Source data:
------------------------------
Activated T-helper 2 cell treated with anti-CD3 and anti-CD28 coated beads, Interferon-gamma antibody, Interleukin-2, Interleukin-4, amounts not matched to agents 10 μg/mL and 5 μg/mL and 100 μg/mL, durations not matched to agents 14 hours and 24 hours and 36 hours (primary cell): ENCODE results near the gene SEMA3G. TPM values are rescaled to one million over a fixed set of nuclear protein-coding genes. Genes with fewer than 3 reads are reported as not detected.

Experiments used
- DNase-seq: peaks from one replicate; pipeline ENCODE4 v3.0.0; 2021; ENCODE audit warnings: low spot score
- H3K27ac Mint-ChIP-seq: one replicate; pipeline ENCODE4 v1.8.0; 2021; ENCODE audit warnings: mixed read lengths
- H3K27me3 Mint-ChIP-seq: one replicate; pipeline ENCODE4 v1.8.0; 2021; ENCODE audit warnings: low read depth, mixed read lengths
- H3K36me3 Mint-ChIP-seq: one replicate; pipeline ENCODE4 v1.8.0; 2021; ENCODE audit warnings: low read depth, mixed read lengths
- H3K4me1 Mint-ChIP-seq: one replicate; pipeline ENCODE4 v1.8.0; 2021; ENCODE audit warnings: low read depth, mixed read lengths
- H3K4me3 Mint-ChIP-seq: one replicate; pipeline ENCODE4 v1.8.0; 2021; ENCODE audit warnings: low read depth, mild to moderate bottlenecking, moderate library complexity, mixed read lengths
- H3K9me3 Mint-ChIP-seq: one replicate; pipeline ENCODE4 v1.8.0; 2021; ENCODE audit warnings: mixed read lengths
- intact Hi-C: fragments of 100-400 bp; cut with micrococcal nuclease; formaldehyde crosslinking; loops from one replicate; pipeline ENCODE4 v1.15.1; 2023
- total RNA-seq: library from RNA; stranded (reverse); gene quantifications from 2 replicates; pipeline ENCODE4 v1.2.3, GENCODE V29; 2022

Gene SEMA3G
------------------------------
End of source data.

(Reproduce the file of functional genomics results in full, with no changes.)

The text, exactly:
Activated T-helper 2 cell treated with anti-CD3 and anti-CD28 coated beads, Interferon-gamma antibody, Interleukin-2, Interleukin-4, amounts not matched to agents 10 μg/mL and 5 μg/mL and 100 μg/mL, durations not matched to agents 14 hours and 24 hours and 36 hours (primary cell): ENCODE results near the gene SEMA3G. TPM values are rescaled to one million over a fixed set of nuclear protein-coding genes. Genes with fewer than 3 reads are reported as not detected.

Experiments used
- DNase-seq: peaks from one replicate; pipeline ENCODE4 v3.0.0; 2021; ENCODE audit warnings: low spot score
- H3K27ac Mint-ChIP-seq: one replicate; pipeline ENCODE4 v1.8.0; 2021; ENCODE audit warnings: mixed read lengths
- H3K27me3 Mint-ChIP-seq: one replicate; pipeline ENCODE4 v1.8.0; 2021; ENCODE audit warnings: low read depth, mixed read lengths
- H3K36me3 Mint-ChIP-seq: one replicate; pipeline ENCODE4 v1.8.0; 2021; ENCODE audit warnings: low read depth, mixed read lengths
- H3K4me1 Mint-ChIP-seq: one replicate; pipeline ENCODE4 v1.8.0; 2021; ENCODE audit warnings: low read depth, mixed read lengths
- H3K4me3 Mint-ChIP-seq: one replicate; pipeline ENCODE4 v1.8.0; 2021; ENCODE audit warnings: low read depth, mild to moderate bottlenecking, moderate library complexity, mixed read lengths
- H3K9me3 Mint-ChIP-seq: one replicate; pipeline ENCODE4 v1.8.0; 2021; ENCODE audit warnings: mixed read lengths
- intact Hi-C: fragments of 100-400 bp; cut with micrococcal nuclease; formaldehyde crosslinking; loops from one replicate; pipeline ENCODE4 v1.15.1; 2023
- total RNA-seq: library from RNA; stranded (reverse); gene quantifications from 2 replicates; pipeline ENCODE4 v1.2.3, GENCODE V29; 2022

Gene SEMA3G